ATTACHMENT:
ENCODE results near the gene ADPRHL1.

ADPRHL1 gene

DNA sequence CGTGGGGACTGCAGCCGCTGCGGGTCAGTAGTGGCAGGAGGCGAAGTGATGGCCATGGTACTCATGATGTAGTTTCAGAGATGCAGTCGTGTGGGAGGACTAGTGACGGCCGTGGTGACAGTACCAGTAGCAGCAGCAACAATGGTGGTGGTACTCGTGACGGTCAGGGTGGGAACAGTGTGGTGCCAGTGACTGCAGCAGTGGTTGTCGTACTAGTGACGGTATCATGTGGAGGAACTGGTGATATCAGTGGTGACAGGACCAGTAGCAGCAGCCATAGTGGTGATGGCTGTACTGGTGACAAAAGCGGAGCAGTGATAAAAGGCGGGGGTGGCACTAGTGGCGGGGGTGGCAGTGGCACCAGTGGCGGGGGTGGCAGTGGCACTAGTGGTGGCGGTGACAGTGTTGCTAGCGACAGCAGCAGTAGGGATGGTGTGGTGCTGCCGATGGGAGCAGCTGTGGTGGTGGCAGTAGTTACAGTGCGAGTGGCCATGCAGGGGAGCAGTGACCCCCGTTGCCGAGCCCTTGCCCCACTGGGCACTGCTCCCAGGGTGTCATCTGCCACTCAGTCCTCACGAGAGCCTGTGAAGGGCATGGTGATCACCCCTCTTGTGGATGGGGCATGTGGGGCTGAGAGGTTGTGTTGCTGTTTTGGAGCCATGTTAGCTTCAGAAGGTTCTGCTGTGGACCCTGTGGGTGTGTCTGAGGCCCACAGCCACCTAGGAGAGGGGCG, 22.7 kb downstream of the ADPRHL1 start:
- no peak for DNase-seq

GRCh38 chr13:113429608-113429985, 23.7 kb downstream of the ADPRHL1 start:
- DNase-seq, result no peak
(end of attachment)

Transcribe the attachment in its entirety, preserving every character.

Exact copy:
ENCODE results near the gene ADPRHL1.

ADPRHL1 gene

DNA sequence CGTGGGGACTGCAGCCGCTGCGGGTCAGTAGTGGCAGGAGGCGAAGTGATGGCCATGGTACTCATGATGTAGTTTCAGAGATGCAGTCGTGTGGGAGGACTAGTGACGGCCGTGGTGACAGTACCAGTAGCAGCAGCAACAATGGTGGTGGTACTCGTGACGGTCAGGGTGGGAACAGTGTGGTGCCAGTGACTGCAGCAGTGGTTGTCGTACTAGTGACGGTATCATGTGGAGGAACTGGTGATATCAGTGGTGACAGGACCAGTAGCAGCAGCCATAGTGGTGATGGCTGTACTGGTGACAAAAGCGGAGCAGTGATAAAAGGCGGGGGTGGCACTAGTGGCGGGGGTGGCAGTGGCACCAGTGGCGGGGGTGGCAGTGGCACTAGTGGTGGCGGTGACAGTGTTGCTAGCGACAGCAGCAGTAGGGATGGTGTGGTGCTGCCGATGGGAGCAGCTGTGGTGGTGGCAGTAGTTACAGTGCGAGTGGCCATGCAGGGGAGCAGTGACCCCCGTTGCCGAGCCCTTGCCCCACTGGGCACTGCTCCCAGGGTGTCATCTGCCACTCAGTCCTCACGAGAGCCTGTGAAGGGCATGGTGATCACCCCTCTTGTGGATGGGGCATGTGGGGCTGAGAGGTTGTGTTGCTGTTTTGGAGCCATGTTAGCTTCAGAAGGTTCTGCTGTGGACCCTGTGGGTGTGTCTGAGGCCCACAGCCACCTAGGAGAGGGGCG, 22.7 kb downstream of the ADPRHL1 start:
- no peak for DNase-seq

GRCh38 chr13:113429608-113429985, 23.7 kb downstream of the ADPRHL1 start:
- DNase-seq, result no peak